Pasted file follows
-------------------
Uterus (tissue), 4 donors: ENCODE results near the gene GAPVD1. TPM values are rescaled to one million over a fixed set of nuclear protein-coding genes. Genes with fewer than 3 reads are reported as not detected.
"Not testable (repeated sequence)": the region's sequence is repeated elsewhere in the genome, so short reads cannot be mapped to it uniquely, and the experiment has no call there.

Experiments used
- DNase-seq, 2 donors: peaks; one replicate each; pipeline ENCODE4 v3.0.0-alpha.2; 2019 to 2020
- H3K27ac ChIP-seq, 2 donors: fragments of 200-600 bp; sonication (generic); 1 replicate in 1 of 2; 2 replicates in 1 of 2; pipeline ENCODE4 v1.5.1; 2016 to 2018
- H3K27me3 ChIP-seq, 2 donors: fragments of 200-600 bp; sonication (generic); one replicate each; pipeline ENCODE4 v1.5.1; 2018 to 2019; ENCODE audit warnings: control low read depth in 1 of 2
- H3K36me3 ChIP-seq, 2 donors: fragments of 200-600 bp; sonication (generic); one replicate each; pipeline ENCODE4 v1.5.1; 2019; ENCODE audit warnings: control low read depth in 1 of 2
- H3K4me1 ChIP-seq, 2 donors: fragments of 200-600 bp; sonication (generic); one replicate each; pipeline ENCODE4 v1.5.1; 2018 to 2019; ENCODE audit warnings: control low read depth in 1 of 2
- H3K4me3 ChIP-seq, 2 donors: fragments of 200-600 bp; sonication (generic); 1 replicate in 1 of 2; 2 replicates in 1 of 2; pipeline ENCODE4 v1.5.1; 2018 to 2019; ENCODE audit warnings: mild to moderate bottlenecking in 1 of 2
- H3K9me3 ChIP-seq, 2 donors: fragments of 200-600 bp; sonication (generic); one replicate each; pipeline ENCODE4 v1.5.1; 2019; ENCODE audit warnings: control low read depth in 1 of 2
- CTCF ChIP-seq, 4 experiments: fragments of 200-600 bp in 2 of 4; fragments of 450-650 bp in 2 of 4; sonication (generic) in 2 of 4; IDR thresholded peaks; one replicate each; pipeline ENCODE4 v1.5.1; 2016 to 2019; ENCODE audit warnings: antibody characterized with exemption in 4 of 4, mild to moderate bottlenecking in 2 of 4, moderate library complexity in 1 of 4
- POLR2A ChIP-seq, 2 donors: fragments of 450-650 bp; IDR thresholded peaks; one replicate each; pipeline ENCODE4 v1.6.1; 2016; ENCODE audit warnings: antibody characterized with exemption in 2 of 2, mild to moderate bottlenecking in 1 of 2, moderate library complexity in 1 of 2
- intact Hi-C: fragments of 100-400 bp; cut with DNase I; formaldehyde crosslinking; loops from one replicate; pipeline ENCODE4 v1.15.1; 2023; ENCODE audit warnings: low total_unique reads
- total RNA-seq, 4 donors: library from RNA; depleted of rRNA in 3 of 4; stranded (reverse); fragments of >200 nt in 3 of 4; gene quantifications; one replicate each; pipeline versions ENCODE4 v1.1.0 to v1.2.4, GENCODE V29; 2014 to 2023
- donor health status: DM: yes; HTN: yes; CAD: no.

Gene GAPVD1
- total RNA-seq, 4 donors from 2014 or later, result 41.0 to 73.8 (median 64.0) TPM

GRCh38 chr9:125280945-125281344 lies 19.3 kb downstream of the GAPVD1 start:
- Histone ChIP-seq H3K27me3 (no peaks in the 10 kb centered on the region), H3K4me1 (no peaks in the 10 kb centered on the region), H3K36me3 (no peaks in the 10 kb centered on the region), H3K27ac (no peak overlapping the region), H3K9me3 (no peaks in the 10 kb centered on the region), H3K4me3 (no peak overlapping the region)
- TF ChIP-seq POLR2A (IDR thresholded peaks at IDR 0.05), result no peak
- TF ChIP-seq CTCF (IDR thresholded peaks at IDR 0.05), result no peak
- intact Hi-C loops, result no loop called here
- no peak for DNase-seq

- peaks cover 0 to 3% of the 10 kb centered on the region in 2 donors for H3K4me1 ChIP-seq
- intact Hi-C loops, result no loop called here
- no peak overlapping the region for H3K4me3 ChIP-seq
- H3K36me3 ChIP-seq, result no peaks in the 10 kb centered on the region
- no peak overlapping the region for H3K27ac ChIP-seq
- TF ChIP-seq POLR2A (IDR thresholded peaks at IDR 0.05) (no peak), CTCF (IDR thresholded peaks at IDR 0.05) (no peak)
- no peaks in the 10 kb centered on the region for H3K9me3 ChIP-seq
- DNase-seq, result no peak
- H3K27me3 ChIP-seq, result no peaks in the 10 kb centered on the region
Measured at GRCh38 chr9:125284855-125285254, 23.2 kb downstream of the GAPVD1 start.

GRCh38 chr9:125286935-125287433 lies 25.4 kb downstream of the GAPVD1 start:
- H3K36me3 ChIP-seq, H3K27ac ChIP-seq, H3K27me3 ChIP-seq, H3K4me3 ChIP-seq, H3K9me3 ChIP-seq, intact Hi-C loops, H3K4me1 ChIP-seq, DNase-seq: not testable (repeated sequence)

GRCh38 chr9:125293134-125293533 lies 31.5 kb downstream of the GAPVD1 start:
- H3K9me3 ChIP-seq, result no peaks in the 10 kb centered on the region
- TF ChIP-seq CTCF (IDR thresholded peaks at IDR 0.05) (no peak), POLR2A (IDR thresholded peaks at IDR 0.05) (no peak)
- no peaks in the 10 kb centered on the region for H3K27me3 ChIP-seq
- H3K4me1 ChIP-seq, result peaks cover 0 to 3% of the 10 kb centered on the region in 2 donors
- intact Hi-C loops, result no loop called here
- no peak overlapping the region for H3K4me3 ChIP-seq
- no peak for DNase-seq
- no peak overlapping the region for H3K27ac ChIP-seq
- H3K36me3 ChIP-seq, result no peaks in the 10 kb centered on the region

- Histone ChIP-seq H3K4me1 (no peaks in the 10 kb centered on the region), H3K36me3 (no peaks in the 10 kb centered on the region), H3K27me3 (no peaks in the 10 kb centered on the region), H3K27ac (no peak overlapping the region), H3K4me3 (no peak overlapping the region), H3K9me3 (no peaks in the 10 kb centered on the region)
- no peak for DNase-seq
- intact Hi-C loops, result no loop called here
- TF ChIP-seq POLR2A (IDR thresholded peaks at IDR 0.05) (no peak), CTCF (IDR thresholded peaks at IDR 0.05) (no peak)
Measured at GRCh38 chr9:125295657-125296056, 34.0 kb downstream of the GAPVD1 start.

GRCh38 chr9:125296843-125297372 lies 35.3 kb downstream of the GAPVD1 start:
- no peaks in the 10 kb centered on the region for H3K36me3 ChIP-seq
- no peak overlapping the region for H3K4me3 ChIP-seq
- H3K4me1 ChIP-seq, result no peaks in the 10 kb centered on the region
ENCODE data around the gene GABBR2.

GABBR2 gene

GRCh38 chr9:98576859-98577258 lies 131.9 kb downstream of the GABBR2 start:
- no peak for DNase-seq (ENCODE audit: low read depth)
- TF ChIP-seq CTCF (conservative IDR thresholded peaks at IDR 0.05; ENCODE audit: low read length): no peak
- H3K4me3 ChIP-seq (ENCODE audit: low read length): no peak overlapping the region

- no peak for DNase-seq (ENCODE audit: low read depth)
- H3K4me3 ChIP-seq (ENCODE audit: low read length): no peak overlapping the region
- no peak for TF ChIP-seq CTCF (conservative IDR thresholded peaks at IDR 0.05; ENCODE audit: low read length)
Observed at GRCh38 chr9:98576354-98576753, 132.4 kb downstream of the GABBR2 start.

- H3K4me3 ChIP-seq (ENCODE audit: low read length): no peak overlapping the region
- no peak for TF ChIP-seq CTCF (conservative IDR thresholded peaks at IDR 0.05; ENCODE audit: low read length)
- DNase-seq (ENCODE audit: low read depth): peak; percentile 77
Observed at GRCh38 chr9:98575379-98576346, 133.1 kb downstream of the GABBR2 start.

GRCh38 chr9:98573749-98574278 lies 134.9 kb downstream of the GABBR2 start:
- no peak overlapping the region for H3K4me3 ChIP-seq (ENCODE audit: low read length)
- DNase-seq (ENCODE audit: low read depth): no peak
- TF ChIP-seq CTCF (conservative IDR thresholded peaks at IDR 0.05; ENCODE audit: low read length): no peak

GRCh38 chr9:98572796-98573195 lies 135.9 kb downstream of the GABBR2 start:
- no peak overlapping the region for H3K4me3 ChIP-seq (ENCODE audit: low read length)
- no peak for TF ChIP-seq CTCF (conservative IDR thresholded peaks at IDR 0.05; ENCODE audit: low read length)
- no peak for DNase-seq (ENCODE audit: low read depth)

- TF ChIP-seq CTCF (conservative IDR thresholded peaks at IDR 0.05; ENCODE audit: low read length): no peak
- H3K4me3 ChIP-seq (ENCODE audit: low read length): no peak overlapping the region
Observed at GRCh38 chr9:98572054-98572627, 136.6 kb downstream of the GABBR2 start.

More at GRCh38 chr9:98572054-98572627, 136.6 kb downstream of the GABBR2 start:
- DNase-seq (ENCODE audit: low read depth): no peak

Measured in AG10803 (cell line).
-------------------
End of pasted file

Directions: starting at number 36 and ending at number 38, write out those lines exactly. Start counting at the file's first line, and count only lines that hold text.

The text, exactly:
GRCh38 chr9:125293134-125293533 lies 31.5 kb downstream of the GAPVD1 start:
- H3K9me3 ChIP-seq, result no peaks in the 10 kb centered on the region
- TF ChIP-seq CTCF (IDR thresholded peaks at IDR 0.05) (no peak), POLR2A (IDR thresholded peaks at IDR 0.05) (no peak)